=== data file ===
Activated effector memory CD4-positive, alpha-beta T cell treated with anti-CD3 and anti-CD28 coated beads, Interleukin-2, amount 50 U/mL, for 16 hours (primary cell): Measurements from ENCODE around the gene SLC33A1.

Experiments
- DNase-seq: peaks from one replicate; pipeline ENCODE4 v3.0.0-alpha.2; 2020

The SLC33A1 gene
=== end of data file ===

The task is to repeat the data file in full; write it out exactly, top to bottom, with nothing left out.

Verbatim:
Activated effector memory CD4-positive, alpha-beta T cell treated with anti-CD3 and anti-CD28 coated beads, Interleukin-2, amount 50 U/mL, for 16 hours (primary cell): Measurements from ENCODE around the gene SLC33A1.

Experiments
- DNase-seq: peaks from one replicate; pipeline ENCODE4 v3.0.0-alpha.2; 2020

The SLC33A1 gene